Home > Publications . Search All . Browse All . Country . Browse PSC Pubs . PSC Report Series

PSC In The News

RSS Feed icon

Surprising findings on what influences unintended pregnancy from Wise, Geronimus and Smock

Recommendations on how to reduce discrimination resulting from ban-the-box policies cite Starr's work

Brian Jacob on NAEP scores: "Michigan is the only state in the country where proficiency rates have actually declined over time."

More News

Highlights

Call for papers: Conference on computational social science, April 2017, U-M

Sioban Harlow honored with 2017 Sarah Goddard Power Award for commitment to women's health

Post-doc fellowship in computational social science for summer or fall 2017, U-Penn

ICPSR Summer Program scholarships to support training in statistics, quantitative methods, research design, and data analysis

More Highlights

Next Brown Bag

Mon, March 13, 2017, noon:
Rachel Best

Measuring state welfare policy changes: Why don't they explain caseload and employment outcomes?

Publication Abstract

Cadena, Brian, Sheldon H. Danziger, and Kristin Seefeldt. 2006. "Measuring state welfare policy changes: Why don't they explain caseload and employment outcomes?" Social Science Quarterly, 87(4): 808-817.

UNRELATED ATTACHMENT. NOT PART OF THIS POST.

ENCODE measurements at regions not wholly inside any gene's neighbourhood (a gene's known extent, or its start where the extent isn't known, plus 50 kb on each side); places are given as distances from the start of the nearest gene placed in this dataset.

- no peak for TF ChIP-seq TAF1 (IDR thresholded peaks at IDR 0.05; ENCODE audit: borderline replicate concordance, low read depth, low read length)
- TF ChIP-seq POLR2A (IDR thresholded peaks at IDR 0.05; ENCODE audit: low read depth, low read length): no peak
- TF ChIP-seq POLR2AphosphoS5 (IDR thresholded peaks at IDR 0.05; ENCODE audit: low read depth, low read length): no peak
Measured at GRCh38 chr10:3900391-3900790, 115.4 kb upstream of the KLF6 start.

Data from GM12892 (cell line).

Objectives. Since the implementation of the 1996 Personal Responsibility and Work Opportunity Reconciliation Act, many analysts have attempted to measure the effects of new state welfare policies, particularly work requirements, sanctions, and time limits, on the Act's key goals-reducing cash assistance caseloads and increasing employment among single mothers. De Jong et al. present new measures of state policy variations, but they do not attempt to evaluate the relationships between these measures and welfare reform outcomes. For their analysis to be meaningful, it should contribute to a better understanding of cross-state variations in caseload declines and increased employment among single mothers. Methods. We first raise conceptual questions about the extent to which their measures are meaningful in a policy sense. We then present analyses of Current Population Survey data. Results. We find that differences in the De Jong et al. stringency measures (factor scores) are not significantly correlated with differences in welfare reform outcomes by state.

DOI:10.1111/j.1540-6237.2006.00436.x (Full Text)

Licensed Access Link

Browse | Search : All Pubs | Next